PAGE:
Teaching and learning with African scientists

Published: Wednesday 26th August 2015
Publishers without borders Steve

Steve Mao and Maaike Duine on their way from Dodoma to Arusha (Photo by Sioux Cumming)

As an editor, finding hidden gems requires dedication and collaboration, no matter where you are

Like many people, I had never heard of tanzanite until I saw it at a museum. Tanzanite, or blue zoisite, is a gemstone found exclusively in Northern Tanzania; it’s rare and was discovered only about 50 years ago. The processed gem is prized for its intense blue-purple color, which is not as remarkable in the raw stone; I was impressed by the miner and geologists who had first picked up this rock and seen its value.

Transforming the raw stones into gems requires not only cutting and polishing, but also heating to improve the color. Looking at the specimens in the museum, I reflected on my role as an editor: to seek out the gems that contribute to our scientific understanding and help them shine.

Aside from the tanzanite and a number of other natural resources, I did not see many signs of wealth in Tanzania. I had come here as a volunteer for Publishers Without Borders to share my experiences as a Scientific Editor at Cell with academic editors in Tanzania. When I first arrived, I met Maaike Duine, the ground coordinator for the program, who gave me an introductory crash course on academic publishing in Tanzania. It was clear right away that there are two major obstacles facing scientific publishing in Africa: resources and community.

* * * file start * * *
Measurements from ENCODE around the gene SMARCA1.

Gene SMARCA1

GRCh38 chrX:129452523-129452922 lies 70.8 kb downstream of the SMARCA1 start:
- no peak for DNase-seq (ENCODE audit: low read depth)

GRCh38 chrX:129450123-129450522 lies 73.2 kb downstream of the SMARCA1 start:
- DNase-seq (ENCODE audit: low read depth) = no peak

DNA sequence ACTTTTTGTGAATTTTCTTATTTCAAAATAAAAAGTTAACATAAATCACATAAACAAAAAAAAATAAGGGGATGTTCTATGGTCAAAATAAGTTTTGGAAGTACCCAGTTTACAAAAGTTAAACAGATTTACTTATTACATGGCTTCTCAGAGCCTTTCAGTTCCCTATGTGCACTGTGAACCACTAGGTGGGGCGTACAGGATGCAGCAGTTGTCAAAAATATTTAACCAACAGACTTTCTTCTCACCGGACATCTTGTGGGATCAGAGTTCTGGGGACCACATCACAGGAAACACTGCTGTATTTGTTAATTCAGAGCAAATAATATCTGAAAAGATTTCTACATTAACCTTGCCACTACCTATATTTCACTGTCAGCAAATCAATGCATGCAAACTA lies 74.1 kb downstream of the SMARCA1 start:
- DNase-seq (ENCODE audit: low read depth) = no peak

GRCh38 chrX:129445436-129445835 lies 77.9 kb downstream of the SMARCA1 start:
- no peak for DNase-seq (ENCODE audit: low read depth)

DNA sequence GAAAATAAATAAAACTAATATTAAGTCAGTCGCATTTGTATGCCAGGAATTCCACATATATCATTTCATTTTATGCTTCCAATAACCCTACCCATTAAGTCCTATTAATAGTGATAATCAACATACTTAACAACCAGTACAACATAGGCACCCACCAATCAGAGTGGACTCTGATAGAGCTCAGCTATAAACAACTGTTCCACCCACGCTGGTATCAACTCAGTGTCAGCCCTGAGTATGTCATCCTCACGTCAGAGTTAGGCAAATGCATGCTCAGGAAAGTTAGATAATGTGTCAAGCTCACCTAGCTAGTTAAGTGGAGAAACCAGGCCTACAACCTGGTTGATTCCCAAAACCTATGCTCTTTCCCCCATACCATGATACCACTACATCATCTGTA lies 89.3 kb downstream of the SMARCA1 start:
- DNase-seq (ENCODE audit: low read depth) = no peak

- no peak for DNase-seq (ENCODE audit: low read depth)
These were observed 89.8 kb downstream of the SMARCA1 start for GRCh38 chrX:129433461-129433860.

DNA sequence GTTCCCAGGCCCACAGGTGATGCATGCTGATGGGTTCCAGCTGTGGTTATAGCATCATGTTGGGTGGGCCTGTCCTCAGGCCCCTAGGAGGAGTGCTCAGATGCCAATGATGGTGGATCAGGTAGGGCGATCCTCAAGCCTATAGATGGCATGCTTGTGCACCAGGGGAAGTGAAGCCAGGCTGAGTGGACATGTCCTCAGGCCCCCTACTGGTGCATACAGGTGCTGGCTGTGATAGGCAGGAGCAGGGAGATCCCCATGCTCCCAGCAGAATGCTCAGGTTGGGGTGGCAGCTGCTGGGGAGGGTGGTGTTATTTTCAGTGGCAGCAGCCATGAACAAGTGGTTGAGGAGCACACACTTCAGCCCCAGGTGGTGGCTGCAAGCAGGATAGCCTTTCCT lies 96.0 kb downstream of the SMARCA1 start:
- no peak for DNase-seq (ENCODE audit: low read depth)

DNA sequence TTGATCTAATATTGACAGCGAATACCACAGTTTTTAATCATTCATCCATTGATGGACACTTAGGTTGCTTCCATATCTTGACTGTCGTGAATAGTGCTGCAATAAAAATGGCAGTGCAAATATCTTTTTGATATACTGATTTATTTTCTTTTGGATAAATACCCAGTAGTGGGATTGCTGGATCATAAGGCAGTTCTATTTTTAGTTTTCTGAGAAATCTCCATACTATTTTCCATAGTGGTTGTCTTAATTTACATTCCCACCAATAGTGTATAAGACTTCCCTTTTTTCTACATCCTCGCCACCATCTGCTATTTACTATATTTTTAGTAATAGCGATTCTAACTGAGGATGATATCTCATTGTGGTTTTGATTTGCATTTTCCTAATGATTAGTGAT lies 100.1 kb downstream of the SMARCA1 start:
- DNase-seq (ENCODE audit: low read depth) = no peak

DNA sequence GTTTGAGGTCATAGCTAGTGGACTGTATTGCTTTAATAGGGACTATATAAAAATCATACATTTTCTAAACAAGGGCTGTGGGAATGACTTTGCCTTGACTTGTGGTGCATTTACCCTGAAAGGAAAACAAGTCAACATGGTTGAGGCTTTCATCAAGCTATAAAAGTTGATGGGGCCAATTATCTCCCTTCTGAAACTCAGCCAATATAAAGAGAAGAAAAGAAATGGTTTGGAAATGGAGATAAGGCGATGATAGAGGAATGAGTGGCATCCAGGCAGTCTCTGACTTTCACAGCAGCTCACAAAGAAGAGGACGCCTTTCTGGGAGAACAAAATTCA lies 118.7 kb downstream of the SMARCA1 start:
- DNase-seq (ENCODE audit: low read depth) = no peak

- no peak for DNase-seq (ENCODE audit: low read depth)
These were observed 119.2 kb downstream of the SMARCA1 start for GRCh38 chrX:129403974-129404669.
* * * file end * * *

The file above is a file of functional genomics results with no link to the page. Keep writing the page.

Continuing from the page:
The material things that I take for granted in my work, such as an online submission system and access to databases and libraries, are either nonexistent or patchy at best in Tanzania. Even more importantly, in Cambridge, Massachusetts, I am immersed in a culture of science; a large pool of potential reviewers send comments on manuscripts in a timely fashion, I routinely attend scientific conferences and meet leading experts, and I am surrounded by other editors and publishing staff who support the work I do. No equivalent culture exists in Tanzania, and many scientists and editors operate without a network of peers and colleagues, giving them little opportunity to build a vibrant scientific community. ()

Read the full article about Steve’s experience in Tanzania here: